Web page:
As you probablly know british BS1363 plugs have a fuse, normally one of the fuse clips is on top of the live pin, while the other is attatched to the live terminal.
On most plugs the fuse clips are made out of peices of springy sheet metal rivited to the pin and the terminal. In this case though it seems the manufacturer has machined the fuse clip and the pin out of a single peice of metal.
But the fuse-holder needs to be springy enough to allow the fuse to be inserted and grip the fuse once it is. Presumablly they couldn't acheive the right level of springyness by machining the top alone, so they cut a slot which acts as a lever and allows the fuse to be inserted without requiring excessive force and without bending the metal beyond it's elastic limit.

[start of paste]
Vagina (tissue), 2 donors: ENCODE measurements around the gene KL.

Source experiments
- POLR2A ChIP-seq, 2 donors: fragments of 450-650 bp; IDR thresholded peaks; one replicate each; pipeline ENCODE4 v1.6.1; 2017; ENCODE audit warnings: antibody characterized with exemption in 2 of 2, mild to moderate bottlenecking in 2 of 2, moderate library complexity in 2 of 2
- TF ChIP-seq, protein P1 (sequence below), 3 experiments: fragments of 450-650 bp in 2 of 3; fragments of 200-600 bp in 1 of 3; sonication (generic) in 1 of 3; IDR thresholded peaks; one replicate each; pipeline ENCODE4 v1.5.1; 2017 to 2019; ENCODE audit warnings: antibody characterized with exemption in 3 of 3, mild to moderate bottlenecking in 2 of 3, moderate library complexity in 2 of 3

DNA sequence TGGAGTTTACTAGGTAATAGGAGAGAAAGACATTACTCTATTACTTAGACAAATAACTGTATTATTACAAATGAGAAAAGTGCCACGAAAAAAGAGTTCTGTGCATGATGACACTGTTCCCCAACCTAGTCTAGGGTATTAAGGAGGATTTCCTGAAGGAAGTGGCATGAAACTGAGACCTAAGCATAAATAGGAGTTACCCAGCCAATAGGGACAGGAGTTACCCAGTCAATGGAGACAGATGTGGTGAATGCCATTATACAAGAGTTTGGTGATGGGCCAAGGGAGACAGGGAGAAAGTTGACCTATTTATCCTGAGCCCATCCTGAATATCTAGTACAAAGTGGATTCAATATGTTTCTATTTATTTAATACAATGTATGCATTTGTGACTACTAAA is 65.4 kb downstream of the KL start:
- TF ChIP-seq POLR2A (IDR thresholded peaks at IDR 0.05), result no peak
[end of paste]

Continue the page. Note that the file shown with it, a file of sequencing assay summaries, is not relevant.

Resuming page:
The other fuse clip seems to be of a more conventional design.
This plug is clearly old, pin insulation was introduced to the BS1363 standard in the 1984 revision, though i'm not sure when it became mandatory for plugs to follow the new revision. I suspect it would be difficult to implement pin insulation on a plug with such a slot.